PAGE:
Insigneo seminar: Cincinnati Children's Hospital Medical Center NICU MRI experience
We are pleased to announce that Professor Charles Dumoulin from Cincinnati Children's Hospital Medical Center will visit the Insigneo Institute and give a talk on 'Cincinnati Children's Hospital Medical Center NICU MRI experience' on Monday 31 July 2023.
MRI in the NICU: The Cincinnati Children’s experience
Charles L Dumoulin, PhD
Cincinnati Children’s Hospital Medical Center, Cincinnati, OH, USA 45229
Premature babies in Neonatal Intensive Care Units (NICUs) are among the most fragile patients treated today. While NICU babies have many medical conditions that could be diagnosed with modern imaging techniques, in reality babies are rarely sent out of the NICU for advanced imaging exams such as Magnetic Resonance Imaging (MRI). This is because the risk of moving a premature baby typically outweighs the medical benefits of the exam.
To overcome the challenges of imaging premature babies we created a new type of MR scanner that is small enough to be placed directly in the NICU. This 1.5 Tesla MR scanner has a footprint of only a few square feet, and was created by converting a small-bore magnet designed for imaging adult knees into one suitable for whole-body imaging of premature babies. Scans were performed on more than 1,700 babies before the system was retired and replaced with a 3 Tesla system.
Small format MRI scanners placed in the NICU provide an opportunity to revisit almost everything that is known about MRI. We expect that MR’s new-found accessibility to neonates will open up new clinical horizons. We also expect that the capabilities of the new scanner will take MRI into realms that are not possible with large-bore MR systems. No longer will the premature baby’s small size put him/her at a disadvantage when it comes to MR, but instead it will enable MR imaging beyond that possible in an adult scanner.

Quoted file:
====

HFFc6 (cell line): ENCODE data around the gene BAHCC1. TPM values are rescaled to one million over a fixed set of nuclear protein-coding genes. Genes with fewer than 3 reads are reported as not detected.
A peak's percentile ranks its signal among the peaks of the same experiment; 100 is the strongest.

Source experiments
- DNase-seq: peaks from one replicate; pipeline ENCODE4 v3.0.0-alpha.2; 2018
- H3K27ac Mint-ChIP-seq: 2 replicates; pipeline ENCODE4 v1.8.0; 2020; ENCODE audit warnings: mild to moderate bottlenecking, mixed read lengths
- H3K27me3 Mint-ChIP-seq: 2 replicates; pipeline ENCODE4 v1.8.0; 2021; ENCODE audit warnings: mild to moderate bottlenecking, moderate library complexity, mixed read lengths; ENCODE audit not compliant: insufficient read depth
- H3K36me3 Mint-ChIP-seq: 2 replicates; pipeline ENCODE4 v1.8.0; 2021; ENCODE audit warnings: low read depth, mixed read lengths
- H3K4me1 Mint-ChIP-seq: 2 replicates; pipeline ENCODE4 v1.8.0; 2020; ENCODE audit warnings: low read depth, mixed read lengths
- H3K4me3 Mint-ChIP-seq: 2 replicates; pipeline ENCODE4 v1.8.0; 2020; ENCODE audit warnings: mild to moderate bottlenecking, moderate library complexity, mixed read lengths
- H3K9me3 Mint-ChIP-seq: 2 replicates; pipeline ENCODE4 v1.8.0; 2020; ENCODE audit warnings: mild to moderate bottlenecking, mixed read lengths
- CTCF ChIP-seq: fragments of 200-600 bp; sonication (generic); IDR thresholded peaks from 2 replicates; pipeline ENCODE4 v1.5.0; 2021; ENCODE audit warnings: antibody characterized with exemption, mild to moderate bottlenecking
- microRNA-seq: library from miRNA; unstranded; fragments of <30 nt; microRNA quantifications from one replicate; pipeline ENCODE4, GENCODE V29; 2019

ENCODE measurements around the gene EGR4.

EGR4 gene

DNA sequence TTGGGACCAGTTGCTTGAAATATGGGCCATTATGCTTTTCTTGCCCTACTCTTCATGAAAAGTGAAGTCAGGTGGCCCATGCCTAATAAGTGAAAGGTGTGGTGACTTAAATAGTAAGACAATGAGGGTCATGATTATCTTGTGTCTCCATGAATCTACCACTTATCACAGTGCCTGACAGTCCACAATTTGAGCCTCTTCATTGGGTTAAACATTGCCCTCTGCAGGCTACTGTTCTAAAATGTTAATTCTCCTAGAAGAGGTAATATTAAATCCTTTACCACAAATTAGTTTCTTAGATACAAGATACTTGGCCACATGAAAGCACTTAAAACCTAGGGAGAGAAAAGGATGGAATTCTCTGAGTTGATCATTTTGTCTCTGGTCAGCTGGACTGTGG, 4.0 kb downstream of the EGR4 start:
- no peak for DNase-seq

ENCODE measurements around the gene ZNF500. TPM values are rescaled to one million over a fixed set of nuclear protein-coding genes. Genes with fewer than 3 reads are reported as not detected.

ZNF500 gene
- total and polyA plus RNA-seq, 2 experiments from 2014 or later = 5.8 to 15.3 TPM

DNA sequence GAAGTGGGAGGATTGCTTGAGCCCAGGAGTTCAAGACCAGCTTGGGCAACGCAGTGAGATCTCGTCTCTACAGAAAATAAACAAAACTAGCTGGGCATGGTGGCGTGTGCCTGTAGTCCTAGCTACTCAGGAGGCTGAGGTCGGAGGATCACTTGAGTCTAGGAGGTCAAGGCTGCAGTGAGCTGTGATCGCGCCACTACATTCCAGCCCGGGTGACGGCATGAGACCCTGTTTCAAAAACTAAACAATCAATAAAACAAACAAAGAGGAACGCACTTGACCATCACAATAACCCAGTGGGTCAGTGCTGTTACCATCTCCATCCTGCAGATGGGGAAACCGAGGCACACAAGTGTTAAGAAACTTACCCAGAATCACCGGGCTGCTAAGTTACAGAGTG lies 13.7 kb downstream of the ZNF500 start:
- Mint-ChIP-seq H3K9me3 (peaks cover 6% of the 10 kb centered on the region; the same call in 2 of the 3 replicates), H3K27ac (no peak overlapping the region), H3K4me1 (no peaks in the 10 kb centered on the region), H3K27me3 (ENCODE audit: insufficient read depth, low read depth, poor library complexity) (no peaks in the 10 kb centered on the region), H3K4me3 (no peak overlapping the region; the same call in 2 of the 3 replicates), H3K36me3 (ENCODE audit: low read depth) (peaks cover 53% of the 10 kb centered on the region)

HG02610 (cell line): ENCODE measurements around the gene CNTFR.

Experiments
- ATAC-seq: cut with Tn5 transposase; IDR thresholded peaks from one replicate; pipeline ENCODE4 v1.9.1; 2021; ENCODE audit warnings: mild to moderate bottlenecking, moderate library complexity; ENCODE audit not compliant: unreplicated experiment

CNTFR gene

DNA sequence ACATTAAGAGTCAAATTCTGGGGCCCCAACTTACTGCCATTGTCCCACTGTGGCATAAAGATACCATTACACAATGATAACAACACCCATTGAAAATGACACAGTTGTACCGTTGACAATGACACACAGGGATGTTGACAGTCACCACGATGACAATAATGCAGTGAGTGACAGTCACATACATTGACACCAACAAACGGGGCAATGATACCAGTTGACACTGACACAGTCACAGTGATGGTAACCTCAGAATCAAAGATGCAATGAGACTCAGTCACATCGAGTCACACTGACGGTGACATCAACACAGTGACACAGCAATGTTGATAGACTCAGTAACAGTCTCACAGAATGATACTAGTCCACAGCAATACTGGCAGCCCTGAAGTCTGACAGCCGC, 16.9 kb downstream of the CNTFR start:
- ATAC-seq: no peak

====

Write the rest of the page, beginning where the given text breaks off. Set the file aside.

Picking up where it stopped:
Charles Dumoulin, PhD
Professor of Radiology, Cincinnati Children’s Hospital Medical Center
Charles (Chuck) Dumoulin received his BS in Chemistry from Florida State University in 1977 and his PhD degree in Analytical Chemistry in 1981. He then spent three years performing high-resolution NMR spectroscopy research at Syracuse University before moving to General Electric’s Research and Development Center in Niskayuna, NY, where he became part of the team that developed the first industrial prototype MR scanners. In the following 24 years, Chuck made major contributions to the fields of Magnetic Resonance Angiography (MRA), dynamic MRI and Interventional MRI. In 2008 he joined the Imaging Research Center at Cincinnati Children’s where he led a team of scientists and engineers in the development of a small-format MRI system for the Neonatal Intensive Care Unit. This work ultimately led to the creation of Eyas Medical Imaging, a startup company dedicated to bringing small-format MRI scanners to the market. Chuck currently acts as the Chief Technology Officer of the company.
Telephone: +44 114 222 0158
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